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Zinc Table Top


This handy serving cart didn't fit into to my client's new decor, 
so she asked me to paint it for her. 
Knowing her style, I suggested a shabby effect with a faux zinc top. 



Here's how I did it.

First I did some on-line research and looked for examples of authentic zinc patina. 
I prefer to paint what I see, rather than follow a prescribed "recipe".
This photo became my inspiration.
vanhookandco.blogspot.com
The darker portion of the photo is oxidized zinc.
The lighter side is zinc metal without any oxidation or patina.

 The first step was to paint the top black.
Then,  I added three different colors of grey and applied them in order of dark to light:
1. medium grey - Black + White
2. Martha Stewart Metallic Paint - Thundercloud
3. light grey - Black + White + White
Zinc is a very reactive metal.  
Exposed to air, it begins to oxidize, turning dark.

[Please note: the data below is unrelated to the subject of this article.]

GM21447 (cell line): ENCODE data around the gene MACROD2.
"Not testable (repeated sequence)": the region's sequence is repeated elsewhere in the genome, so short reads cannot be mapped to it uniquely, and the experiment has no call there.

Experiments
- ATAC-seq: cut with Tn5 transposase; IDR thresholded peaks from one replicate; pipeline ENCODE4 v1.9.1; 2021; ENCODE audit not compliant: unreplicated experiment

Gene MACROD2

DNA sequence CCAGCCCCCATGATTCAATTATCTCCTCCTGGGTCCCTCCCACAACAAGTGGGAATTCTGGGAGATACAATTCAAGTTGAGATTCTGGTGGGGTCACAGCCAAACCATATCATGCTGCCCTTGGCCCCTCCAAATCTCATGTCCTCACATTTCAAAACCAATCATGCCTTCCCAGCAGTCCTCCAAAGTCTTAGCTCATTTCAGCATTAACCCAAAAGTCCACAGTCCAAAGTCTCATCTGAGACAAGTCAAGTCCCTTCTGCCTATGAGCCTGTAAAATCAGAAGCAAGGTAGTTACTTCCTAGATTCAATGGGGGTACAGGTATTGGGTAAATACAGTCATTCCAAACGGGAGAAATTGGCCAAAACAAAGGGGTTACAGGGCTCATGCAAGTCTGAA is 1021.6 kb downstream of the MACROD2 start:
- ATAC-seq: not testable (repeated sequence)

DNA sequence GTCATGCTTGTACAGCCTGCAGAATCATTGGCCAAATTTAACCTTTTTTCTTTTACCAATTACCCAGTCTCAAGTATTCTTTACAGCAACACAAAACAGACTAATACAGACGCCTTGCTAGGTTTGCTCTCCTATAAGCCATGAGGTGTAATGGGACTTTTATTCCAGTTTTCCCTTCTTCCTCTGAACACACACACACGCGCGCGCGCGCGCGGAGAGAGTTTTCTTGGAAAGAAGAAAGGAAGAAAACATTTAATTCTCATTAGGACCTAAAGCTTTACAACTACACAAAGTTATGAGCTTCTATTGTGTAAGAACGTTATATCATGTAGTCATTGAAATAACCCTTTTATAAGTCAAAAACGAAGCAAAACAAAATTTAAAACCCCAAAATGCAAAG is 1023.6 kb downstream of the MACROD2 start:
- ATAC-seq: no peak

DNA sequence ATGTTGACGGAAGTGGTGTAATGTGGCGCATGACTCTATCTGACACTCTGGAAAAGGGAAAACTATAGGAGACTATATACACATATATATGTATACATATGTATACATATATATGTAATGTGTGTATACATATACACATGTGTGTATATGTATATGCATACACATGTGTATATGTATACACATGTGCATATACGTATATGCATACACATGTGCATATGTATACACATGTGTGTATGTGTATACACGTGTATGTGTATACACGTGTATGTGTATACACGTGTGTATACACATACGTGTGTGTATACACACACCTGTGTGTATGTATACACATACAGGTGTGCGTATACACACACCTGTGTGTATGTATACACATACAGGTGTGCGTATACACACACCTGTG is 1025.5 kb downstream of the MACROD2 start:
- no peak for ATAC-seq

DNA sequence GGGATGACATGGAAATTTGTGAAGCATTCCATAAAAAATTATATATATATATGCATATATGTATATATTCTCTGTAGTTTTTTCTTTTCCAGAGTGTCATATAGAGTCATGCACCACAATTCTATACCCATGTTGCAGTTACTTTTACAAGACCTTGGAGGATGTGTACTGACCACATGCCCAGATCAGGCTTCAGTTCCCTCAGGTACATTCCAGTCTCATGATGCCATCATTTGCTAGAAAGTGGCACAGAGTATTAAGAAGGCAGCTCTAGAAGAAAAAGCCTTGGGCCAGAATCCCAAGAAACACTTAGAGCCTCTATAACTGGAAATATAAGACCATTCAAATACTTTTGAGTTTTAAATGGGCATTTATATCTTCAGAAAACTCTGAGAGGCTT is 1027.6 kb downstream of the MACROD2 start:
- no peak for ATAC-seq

Food placed on it surface will cause it to turn brownish, 
and zinc develops a powdery white color (white rust) in reaction to moisture.

Zinc is a popular material for kitchen and bath countertops, 
but be aware that it will oxidize.
To further achieve that effect, 
I added both brown stains and white blooms to the table top,
while allowing some of the black to show through
.


Here's a photo of authentic zinc followed by my painted version.



The rest of the cart was painted a "shabby white" effect.
It first was painted black, then white, and sanded back to reveal the black undercoat. 
The final touch was to dry-brush more black on top.


Enjoy!

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